Molten glass can be cast by a method virtually identical to that used for casting metal. Here, molten glass at 2300 degrees Fahrenheit is ladled into a mold made of sand. The process is relatively easy as hot glassworking processes go...but hot!
A form used for shaping and/ or decorating molten glass. Some molds (e.g., dip molds) impart a pattern to the parison, which is then withdrawn, and blown and tooled to the desired shape and size; other molds (sometimes known as full-size molds) are used to give the object its final form, with or without decoration. Dip molds consist of a single part and are usually shaped like beakers. Full-size molds usually have two or more parts and can be opened to extract the object. Nowadays, most molds are made of metal, but stone, wood, plaster, and earthenware molds were used in the past and are still occasionally employed today.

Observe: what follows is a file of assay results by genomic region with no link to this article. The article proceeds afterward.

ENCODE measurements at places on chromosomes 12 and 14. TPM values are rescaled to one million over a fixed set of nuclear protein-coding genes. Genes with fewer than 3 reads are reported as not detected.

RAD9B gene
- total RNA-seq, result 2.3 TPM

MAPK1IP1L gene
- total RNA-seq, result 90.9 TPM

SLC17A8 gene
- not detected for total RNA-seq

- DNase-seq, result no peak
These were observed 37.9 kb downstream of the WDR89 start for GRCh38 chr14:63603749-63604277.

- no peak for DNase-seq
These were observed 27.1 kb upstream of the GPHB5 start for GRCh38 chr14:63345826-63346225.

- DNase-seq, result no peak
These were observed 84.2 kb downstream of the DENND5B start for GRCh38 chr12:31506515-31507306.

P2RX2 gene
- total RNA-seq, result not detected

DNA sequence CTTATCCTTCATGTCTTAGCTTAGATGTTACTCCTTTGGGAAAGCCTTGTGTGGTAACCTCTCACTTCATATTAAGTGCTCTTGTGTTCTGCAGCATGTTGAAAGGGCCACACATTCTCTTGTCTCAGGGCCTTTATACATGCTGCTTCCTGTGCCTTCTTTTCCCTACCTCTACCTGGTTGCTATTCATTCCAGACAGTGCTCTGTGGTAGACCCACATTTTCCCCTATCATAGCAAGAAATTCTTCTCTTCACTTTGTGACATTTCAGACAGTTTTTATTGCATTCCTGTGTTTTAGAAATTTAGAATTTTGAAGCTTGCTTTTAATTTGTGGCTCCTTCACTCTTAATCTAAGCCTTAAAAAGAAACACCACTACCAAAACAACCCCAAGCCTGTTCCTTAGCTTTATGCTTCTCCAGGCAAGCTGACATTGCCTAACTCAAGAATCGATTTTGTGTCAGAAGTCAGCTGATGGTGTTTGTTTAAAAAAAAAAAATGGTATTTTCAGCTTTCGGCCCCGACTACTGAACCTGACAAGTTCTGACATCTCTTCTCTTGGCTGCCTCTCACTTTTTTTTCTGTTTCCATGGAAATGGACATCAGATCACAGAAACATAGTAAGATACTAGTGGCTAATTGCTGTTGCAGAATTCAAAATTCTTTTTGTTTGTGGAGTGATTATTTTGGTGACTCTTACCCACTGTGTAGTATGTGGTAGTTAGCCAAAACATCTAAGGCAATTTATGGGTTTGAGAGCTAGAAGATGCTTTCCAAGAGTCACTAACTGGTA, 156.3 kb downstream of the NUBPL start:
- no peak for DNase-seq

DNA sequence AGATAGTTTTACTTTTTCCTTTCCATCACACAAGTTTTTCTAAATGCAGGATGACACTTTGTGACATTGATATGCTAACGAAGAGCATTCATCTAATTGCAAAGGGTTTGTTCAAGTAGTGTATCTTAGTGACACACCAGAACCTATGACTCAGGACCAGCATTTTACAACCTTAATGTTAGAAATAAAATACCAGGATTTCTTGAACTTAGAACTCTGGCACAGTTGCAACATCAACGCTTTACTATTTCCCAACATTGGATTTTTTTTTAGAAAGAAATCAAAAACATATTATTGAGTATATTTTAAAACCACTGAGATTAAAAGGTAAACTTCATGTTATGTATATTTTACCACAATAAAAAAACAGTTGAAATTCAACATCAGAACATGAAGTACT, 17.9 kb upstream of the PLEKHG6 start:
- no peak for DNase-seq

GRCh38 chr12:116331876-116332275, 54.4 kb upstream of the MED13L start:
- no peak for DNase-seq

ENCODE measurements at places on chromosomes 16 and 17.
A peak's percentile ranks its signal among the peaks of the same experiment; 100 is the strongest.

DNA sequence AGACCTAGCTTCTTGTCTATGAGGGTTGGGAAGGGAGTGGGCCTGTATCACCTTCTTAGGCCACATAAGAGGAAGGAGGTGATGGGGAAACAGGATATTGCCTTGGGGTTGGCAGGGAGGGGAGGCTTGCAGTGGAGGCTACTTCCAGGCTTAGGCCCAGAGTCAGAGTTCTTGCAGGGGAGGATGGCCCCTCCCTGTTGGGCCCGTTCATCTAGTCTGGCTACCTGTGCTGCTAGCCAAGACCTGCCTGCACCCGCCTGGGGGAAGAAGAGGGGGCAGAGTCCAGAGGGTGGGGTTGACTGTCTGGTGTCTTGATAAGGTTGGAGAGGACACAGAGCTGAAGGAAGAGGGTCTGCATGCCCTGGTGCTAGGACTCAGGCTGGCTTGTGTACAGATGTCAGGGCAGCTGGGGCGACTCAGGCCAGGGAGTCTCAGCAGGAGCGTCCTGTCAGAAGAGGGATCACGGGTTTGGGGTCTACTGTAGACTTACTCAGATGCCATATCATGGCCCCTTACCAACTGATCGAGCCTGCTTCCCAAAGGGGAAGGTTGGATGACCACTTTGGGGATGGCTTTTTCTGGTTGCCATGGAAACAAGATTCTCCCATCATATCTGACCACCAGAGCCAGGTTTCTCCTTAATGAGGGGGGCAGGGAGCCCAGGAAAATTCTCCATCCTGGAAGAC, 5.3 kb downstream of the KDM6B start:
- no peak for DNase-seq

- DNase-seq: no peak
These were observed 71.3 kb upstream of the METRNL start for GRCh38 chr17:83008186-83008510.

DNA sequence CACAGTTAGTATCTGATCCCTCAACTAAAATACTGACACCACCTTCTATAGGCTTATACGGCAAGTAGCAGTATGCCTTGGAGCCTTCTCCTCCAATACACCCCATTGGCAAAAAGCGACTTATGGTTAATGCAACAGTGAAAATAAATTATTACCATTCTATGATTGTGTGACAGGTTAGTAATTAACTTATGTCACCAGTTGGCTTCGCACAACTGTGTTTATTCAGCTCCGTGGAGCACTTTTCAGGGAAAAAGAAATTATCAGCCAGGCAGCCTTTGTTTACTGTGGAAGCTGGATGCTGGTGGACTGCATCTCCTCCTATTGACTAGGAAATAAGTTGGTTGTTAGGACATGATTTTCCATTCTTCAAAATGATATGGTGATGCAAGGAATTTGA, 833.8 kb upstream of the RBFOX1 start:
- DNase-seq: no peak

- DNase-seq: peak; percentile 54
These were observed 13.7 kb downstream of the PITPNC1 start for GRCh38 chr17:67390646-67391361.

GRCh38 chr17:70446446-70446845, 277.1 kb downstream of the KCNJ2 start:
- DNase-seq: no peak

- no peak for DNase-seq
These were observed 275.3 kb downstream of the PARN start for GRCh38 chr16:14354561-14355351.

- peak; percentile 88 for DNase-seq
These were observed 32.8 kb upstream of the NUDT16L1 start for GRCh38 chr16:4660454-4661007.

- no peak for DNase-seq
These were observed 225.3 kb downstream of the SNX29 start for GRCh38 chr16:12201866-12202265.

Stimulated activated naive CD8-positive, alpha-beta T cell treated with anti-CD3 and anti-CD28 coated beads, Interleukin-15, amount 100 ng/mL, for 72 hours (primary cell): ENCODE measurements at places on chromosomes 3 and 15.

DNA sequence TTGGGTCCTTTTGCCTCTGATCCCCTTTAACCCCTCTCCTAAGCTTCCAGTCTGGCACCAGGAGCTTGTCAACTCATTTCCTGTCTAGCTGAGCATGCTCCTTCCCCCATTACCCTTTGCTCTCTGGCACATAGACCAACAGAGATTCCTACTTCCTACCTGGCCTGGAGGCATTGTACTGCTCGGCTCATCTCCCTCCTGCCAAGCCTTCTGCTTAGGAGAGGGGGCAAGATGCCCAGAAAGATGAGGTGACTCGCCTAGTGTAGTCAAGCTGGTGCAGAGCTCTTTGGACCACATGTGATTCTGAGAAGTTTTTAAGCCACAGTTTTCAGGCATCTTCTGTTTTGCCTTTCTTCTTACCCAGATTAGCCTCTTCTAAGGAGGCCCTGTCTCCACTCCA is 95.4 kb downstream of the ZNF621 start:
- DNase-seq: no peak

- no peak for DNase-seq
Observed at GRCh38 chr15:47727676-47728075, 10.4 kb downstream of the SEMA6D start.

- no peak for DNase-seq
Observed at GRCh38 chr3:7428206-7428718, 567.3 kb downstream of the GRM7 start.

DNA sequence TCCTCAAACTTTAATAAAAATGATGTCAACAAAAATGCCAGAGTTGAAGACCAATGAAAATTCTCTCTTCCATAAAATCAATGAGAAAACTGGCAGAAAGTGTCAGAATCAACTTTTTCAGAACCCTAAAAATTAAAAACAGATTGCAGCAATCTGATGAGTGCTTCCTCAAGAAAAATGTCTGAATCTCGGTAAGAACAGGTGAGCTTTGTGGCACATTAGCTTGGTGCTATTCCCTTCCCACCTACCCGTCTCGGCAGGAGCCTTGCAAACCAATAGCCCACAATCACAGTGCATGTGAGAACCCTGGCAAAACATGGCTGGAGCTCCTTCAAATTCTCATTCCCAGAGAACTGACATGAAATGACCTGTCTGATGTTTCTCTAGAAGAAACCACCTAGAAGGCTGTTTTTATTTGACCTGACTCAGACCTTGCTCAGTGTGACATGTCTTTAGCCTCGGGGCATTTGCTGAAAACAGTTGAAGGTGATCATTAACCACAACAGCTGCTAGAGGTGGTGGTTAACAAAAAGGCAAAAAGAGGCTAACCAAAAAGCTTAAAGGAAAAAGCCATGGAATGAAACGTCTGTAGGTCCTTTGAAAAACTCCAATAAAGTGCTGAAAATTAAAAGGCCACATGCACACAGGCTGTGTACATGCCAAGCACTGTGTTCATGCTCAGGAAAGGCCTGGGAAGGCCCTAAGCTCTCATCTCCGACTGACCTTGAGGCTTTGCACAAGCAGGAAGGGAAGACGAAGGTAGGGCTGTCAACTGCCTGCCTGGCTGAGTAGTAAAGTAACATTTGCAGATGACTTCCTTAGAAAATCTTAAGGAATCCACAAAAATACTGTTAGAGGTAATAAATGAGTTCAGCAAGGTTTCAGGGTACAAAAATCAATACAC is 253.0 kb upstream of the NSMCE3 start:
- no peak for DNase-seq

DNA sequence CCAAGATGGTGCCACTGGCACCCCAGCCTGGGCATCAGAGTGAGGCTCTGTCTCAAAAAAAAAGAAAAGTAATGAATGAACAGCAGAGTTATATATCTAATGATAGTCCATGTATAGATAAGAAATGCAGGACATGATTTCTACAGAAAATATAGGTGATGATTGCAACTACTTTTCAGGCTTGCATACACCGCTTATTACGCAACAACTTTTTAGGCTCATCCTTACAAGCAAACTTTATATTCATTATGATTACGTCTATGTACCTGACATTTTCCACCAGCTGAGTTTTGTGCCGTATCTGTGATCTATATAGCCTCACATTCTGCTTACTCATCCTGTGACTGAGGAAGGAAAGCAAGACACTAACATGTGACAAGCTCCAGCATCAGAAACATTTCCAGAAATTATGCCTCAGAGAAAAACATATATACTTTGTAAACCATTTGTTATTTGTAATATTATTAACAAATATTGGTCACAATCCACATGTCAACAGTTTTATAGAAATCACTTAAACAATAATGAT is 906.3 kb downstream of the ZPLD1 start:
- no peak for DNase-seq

The most common form of silica used in making glass. It is collected from the seashore or, preferably, from deposits that have fewer impurities. For most present-day glassmaking, sand must have a low iron content. Before being used in a batch, it is thoroughly washed, heated to remove carbonaceous matter, and screened to obtain uniformly small grains.